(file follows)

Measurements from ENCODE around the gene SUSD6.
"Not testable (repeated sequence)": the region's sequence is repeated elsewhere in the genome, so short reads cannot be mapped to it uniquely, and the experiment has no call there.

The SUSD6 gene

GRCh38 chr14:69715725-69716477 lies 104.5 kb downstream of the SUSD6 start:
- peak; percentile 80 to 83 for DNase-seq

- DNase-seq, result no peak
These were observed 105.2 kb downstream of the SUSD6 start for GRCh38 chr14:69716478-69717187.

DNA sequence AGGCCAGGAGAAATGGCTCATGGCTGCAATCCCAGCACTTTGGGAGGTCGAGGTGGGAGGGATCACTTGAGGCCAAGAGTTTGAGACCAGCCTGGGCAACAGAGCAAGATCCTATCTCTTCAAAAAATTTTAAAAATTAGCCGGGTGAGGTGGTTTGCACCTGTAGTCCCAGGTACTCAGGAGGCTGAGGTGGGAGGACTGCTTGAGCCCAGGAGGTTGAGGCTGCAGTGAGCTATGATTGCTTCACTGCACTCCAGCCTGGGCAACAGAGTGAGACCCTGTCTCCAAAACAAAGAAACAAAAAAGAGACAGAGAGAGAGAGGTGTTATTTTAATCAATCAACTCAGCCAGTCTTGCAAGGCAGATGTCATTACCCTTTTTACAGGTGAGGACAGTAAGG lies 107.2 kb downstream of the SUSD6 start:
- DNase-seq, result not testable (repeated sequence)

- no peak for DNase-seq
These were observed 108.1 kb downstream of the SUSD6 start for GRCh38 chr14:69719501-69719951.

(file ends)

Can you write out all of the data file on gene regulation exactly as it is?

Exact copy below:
Measurements from ENCODE around the gene SUSD6.
"Not testable (repeated sequence)": the region's sequence is repeated elsewhere in the genome, so short reads cannot be mapped to it uniquely, and the experiment has no call there.

The SUSD6 gene

GRCh38 chr14:69715725-69716477 lies 104.5 kb downstream of the SUSD6 start:
- peak; percentile 80 to 83 for DNase-seq

- DNase-seq, result no peak
These were observed 105.2 kb downstream of the SUSD6 start for GRCh38 chr14:69716478-69717187.

DNA sequence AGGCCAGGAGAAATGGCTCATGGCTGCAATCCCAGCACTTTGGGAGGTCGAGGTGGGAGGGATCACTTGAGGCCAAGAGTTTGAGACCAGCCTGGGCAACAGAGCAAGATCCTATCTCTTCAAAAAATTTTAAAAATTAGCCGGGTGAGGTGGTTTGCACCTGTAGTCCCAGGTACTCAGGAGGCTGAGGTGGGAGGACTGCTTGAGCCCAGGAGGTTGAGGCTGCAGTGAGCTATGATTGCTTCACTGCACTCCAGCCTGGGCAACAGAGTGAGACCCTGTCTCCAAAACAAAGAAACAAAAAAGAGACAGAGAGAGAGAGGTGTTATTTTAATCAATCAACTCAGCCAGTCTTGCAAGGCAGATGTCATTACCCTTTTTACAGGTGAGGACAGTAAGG lies 107.2 kb downstream of the SUSD6 start:
- DNase-seq, result not testable (repeated sequence)

- no peak for DNase-seq
These were observed 108.1 kb downstream of the SUSD6 start for GRCh38 chr14:69719501-69719951.